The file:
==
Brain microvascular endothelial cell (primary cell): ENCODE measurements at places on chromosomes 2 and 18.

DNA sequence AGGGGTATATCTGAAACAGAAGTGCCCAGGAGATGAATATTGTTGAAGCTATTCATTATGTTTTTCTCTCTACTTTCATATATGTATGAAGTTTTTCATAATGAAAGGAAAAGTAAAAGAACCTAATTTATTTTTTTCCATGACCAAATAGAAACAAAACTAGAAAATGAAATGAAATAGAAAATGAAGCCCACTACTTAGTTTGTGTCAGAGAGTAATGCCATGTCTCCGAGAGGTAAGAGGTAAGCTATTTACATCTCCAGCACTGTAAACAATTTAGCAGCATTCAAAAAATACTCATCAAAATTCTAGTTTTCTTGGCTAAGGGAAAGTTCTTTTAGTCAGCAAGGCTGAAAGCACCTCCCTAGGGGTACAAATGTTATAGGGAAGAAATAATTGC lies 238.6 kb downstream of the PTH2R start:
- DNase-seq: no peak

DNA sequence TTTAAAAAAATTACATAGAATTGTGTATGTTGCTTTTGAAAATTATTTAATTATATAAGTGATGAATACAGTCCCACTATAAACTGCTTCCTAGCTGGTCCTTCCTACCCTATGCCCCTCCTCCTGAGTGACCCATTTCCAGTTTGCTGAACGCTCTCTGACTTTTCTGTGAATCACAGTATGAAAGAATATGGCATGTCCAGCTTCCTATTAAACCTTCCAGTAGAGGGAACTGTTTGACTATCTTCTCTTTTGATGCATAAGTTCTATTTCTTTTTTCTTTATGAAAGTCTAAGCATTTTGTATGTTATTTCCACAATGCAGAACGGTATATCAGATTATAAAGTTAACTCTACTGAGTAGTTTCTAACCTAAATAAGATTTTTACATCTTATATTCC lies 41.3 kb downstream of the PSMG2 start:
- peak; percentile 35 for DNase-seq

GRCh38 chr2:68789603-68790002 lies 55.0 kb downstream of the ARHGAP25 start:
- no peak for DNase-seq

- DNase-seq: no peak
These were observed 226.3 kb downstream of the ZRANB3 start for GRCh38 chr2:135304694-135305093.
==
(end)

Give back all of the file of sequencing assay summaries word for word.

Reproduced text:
Brain microvascular endothelial cell (primary cell): ENCODE measurements at places on chromosomes 2 and 18.

DNA sequence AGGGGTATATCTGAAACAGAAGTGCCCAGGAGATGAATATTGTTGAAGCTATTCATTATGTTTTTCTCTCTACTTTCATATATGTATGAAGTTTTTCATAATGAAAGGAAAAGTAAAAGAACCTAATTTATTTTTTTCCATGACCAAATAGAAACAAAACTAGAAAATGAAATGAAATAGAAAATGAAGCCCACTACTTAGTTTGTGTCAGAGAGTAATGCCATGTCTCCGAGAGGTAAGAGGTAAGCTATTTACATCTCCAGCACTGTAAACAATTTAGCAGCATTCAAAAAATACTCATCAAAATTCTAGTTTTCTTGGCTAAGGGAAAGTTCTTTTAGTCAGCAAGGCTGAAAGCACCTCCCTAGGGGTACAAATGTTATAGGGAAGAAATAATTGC lies 238.6 kb downstream of the PTH2R start:
- DNase-seq: no peak

DNA sequence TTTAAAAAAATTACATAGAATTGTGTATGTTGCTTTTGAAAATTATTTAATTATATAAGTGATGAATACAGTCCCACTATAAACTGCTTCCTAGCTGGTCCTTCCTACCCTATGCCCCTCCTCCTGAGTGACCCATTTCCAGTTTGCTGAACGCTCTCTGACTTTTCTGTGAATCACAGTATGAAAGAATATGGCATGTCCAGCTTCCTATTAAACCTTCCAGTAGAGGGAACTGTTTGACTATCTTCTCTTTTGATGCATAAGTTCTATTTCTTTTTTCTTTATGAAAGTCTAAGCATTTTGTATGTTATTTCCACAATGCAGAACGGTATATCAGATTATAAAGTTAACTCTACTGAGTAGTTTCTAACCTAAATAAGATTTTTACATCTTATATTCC lies 41.3 kb downstream of the PSMG2 start:
- peak; percentile 35 for DNase-seq

GRCh38 chr2:68789603-68790002 lies 55.0 kb downstream of the ARHGAP25 start:
- no peak for DNase-seq

- DNase-seq: no peak
These were observed 226.3 kb downstream of the ZRANB3 start for GRCh38 chr2:135304694-135305093.